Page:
The filing and taking forward of war crime suits against former President of the US, George W. Bush (Jnr) in countries such as Switzerland and Spain in reference to, among other illegal acts under international law, the torture of detainees during the wa in Iraq and Afghanistan is, no doubt, long overdue and will be rightly applauded by human rights advocates the world over.
Principle of universal jurisdiction
As was reported in this newspaper last week, two torture victims in Geneva had planned to file criminal complaints against the former U.S. president, who was scheduled to arrive in Switzerland on February 12 for a public speaking engagement. Swiss law requires the presence of a torturer on Swiss soil before the investigation can proceed. If indeed, the former US President had proceeded with his visit to Geneva, the complaints would have tested (and appropriately so) Switzerland’s compliance to its obligations in terms of the United Nations Convention Against Torture (UNCAT). His visit was called off however.
Article 5 of the UNCAT establishes the requirement of universal jurisdiction, which entails that a state party to the Convention must take all necessary measures to establish its jurisdiction over offences referred to in article 4 of UNCAT, so as to ensure that all acts of torture are punished. Article 4 of UNCAT states that every State party to the Convention shall ensure all acts of torture (and/or attempts regard the same or complicity or participation thereof) are offences under its criminal law. These offences must be punishable by appropriate penalties that take into account, their grave nature. Incidentally Sri Lanka’s domestic law giving effect to UNCAT in 1994 has omitted this interesting aspect of universal jurisdiction in its provisions.
The authorizing of ‘water boarding’
But to return to the pending war crime suits against the former US President, his authorizing of the ‘water boarding’ of terror detainees despite the same being a recognized form of torture is frontal in these legal challenges which are well on their way in Spain, for example. The former US President has been on record in stating (quite unconscionably) that he would not have hesitated to order the same procedures again if he had the authority to do so. This was part of the US policy initiated under his administration that enemy combatants were no longer entitled to the fundamental protections granted to every human being by the Geneva Conventions. His liability under international law is therefore a thorny issue.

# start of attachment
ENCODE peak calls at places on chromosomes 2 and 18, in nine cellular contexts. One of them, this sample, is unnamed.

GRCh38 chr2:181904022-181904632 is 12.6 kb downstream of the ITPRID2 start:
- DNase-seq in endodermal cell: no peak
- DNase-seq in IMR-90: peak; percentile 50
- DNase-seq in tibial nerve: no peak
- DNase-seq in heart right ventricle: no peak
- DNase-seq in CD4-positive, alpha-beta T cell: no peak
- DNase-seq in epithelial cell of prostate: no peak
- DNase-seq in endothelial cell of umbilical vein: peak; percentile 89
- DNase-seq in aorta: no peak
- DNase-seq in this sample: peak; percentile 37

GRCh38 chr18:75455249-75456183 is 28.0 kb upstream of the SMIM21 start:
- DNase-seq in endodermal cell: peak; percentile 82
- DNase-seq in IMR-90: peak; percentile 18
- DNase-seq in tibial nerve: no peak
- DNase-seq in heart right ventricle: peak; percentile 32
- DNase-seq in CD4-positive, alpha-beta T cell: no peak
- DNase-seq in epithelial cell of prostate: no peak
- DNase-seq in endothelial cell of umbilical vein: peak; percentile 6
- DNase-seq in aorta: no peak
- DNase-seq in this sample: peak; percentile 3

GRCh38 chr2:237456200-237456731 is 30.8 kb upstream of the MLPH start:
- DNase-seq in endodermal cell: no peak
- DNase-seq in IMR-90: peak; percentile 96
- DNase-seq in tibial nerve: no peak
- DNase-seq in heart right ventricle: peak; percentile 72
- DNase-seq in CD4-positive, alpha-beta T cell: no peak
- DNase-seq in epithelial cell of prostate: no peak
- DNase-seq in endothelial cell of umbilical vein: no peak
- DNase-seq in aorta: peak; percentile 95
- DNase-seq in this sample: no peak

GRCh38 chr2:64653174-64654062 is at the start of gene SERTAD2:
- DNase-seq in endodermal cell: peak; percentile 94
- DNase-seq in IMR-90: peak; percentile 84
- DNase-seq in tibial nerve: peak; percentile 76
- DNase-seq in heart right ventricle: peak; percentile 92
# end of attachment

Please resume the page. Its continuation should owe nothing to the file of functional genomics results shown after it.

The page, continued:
The organisations who are attempting to hold the former US leader to standards of international accountability vis a vis the litigation initiated in Switzerland include the Centre for Constitutional Rights (CCR), the Berlin-based European Centre for Constitutional and Human Rights (ECCHR) and the Paris based International Federation for Human Rights (FIDH). These organisations have well established reputations and represent the vanguard of a sustained international effort to bring leaders of powerful countries to justice in respect of abuses committed under their command. Whether or not these efforts will succeed is anybody’s guess. However, inasmuch as they constitute an embarrassment in the minimum to flagrant offenders of international law, they need to be wholeheartedly welcomed.
Globally pivotal efforts
At a different level, these efforts are globally pivotal for more reasons than one. First and most importantly, these war crimes suits will be especially of note for civil rights advocates in the developing world who struggle with their backs against the wall against tinpot dictators whose most common refrain is ‘Well, if the United States can do it, why cannot we behave in the same way?”
The increasing number of suits will signal at least, a common united front to applying the same standard of international human rights law and humanitarian law to all states and their leaders despite the varying dynamic of international realpolitik. Such efforts will undercut a most formidable argument advanced by authoritarian and near-totalitarian regimes which are to the effect that international law is hypocritical in enforcing one standard against developing countries and another against states termed as superpowers.